Is a Kaikaku in Your Future?

Kaikaku is the latest continuous improvement initiative being practiced in the business world. Kaikaku means “radical change” in the Japanese language. The goal is to tear down walls both literally and figuratively. Kaikaku events are generally used when kaizen events no longer provide the necessary results to keep an organization competitive.

In these events the business is literally dismantled and rebuilt from scratch. Most organizations have evolved around space and technologies of decades ago. The old layouts normally have little semblance to any type linkage and flow.

Linkage and flow is term used to describe the efficient and logical flow of material and information throughout an organization. Lean tools are used to make the process robust and repeatable. Standard work, visual controls and real-time problem solving are some of the tools available for this activity. Many of the lean tools are derived from the Toyota Production System (TPS), which began development in 1948 and continues today.

The Kaikaku event is to bring organization layout and processes up to date and spark new ideals for methods and operations. This is a capital-intensive process. Most internal walls are removed to provide present visibility and future flexibility. Every piece of machinery is moved to a place that will create proper linkage and flow throughout the facility. When done properly a genchi gembutsu (go see) walk should reveal a visual flow line. In other words anyone observing the operation should clearly see the product flow.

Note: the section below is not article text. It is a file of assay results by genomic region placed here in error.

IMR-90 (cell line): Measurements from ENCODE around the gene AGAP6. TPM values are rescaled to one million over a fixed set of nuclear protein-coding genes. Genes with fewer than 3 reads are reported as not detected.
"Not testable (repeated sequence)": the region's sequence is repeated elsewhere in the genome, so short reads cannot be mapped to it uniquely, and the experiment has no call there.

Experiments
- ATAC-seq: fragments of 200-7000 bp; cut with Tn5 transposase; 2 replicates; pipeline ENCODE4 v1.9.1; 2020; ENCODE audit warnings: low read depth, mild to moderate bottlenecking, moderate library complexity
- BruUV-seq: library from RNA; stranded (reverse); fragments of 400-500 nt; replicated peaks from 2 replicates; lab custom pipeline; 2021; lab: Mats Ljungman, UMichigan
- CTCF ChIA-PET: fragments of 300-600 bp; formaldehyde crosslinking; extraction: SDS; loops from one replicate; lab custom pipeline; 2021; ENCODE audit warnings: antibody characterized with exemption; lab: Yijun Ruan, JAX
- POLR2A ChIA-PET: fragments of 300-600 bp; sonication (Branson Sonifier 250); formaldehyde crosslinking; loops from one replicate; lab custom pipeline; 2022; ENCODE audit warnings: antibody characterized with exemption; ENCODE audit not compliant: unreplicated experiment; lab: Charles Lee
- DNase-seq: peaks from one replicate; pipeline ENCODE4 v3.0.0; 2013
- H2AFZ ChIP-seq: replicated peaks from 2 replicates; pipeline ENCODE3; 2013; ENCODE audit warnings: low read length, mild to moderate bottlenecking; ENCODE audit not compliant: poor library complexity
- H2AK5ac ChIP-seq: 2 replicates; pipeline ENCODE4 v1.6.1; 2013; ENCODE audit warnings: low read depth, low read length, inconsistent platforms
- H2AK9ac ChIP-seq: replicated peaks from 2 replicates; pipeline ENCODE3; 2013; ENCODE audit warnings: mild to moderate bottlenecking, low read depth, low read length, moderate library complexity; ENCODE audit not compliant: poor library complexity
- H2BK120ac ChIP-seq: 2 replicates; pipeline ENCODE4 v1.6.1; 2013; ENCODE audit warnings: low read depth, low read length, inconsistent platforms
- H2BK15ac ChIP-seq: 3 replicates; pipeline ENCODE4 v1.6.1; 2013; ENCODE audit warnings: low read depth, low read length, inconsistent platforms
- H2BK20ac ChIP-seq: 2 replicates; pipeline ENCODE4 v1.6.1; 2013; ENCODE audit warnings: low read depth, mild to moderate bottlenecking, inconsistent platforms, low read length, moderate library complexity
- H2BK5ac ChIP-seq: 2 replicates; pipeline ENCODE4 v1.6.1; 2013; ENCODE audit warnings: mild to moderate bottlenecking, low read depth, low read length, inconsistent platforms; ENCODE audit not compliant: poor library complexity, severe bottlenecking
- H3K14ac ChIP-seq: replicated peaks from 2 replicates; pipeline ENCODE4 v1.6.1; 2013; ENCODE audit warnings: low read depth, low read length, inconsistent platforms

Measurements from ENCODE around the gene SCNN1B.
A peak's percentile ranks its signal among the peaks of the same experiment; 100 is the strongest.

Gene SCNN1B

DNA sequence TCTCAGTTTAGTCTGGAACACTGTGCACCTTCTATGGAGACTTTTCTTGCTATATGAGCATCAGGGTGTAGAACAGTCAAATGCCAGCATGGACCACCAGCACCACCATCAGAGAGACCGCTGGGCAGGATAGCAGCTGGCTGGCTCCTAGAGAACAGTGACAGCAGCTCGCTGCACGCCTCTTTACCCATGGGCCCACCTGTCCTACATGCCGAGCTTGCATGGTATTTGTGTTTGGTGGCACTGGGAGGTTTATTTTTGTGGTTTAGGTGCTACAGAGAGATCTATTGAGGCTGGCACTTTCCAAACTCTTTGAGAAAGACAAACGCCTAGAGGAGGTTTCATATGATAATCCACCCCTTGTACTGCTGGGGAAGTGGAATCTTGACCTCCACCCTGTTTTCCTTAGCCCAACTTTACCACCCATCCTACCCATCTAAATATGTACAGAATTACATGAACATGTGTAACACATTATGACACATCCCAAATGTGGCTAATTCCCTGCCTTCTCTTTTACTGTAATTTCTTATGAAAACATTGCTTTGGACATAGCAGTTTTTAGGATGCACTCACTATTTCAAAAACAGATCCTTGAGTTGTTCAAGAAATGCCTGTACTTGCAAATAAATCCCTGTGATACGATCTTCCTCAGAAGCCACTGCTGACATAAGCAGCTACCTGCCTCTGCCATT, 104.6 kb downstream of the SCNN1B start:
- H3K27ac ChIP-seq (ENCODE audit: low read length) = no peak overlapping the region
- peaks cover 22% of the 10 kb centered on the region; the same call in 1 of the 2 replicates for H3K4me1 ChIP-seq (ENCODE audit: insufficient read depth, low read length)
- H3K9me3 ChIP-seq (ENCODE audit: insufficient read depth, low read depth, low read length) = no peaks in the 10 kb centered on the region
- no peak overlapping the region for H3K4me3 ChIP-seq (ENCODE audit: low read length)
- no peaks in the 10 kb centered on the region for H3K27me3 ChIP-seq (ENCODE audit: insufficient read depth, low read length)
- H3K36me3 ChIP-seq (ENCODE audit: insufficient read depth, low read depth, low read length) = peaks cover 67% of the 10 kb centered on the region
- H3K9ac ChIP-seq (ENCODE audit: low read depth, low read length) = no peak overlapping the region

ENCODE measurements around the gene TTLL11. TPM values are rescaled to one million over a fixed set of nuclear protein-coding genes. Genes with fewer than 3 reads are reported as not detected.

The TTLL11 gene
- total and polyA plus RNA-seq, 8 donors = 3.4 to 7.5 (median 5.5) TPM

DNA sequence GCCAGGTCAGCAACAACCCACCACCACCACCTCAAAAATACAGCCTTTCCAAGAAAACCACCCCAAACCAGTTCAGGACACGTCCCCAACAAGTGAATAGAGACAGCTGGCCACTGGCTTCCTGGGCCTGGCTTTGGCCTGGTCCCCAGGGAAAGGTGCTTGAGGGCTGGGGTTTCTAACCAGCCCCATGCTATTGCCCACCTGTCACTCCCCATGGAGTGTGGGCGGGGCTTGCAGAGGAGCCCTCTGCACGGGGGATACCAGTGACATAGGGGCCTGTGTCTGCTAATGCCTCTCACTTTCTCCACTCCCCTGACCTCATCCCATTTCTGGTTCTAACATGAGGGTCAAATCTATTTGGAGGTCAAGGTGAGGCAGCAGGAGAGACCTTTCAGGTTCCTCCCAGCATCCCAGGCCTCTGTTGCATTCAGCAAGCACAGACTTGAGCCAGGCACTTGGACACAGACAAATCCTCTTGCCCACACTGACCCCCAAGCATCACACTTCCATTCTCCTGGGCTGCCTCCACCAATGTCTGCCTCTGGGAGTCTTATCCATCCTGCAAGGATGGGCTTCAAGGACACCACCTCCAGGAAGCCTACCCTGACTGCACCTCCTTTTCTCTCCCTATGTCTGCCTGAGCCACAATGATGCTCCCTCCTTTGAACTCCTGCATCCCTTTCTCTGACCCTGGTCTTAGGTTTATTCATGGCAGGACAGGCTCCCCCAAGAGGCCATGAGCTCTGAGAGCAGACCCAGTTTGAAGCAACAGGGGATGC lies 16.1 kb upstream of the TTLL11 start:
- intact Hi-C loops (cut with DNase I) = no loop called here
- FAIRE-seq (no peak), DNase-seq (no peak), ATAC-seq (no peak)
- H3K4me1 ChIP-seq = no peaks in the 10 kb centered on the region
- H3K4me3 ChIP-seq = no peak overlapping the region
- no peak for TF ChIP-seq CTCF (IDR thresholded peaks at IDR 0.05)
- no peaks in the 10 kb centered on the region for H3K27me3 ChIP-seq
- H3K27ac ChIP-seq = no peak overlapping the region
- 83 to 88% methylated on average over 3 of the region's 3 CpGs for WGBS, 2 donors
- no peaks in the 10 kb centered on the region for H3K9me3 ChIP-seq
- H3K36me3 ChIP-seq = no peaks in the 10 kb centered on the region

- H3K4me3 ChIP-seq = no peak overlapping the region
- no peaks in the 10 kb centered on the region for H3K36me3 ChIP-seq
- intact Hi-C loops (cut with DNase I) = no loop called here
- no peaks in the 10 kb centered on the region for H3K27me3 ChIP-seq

There is a debate about how much prior planning you should do before the event. Some practitioners believe in the “blitz method” in other words no planning prior to the event. In this scenario all planning is none during the week of the Kaikaku event.

Others subscribe a more careful and deliberate planning prior to the event, count me in this camp. A week of “Chaos” even planned “Chaos” offers too many opportunities for negative outcomes. Unlike kaizen events which are localized, Kaikaku is huge encompassing the entire organization.

Consider yourself lucky if you’re part of an organization that will invest this much in continuous improvement. It means they’re seriously committed to competing in the very competitive global marketplace. That supports Edwards Deming’s practice of long-term planning. Expect a Kaikaku hangover after the event. It will take time to adjust to the substantial amount of change performed in such a short period. There will be additional tweaking needed after event, but that is to be expected.